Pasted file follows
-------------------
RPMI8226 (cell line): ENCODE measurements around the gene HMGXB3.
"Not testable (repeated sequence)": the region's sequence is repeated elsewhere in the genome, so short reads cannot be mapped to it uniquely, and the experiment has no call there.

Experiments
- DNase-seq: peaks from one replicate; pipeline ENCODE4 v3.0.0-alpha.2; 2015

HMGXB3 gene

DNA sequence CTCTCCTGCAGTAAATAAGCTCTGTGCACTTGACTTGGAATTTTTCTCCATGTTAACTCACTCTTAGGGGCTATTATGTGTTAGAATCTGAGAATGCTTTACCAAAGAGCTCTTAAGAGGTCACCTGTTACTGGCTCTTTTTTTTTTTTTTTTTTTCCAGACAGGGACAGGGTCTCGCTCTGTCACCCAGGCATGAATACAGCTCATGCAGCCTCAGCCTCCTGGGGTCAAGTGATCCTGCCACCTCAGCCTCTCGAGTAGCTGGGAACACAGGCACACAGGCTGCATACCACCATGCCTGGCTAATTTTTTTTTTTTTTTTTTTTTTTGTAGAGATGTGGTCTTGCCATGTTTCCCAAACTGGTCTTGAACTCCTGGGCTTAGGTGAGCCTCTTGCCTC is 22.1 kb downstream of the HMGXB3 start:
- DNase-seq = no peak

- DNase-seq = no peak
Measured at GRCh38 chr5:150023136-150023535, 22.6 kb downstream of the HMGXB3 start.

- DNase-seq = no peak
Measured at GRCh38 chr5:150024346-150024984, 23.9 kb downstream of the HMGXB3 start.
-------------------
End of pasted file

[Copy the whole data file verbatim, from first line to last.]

RPMI8226 (cell line): ENCODE measurements around the gene HMGXB3.
"Not testable (repeated sequence)": the region's sequence is repeated elsewhere in the genome, so short reads cannot be mapped to it uniquely, and the experiment has no call there.

Experiments
- DNase-seq: peaks from one replicate; pipeline ENCODE4 v3.0.0-alpha.2; 2015

HMGXB3 gene

DNA sequence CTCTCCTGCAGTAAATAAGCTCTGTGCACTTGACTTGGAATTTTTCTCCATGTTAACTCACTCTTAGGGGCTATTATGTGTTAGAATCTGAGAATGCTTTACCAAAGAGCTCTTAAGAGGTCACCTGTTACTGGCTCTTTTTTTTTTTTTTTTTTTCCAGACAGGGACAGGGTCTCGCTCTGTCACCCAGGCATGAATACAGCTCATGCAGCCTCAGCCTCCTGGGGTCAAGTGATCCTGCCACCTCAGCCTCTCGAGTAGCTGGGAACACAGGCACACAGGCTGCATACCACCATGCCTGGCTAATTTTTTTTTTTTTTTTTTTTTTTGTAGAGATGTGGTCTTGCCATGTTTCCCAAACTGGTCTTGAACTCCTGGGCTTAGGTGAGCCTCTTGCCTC is 22.1 kb downstream of the HMGXB3 start:
- DNase-seq = no peak

- DNase-seq = no peak
Measured at GRCh38 chr5:150023136-150023535, 22.6 kb downstream of the HMGXB3 start.

- DNase-seq = no peak
Measured at GRCh38 chr5:150024346-150024984, 23.9 kb downstream of the HMGXB3 start.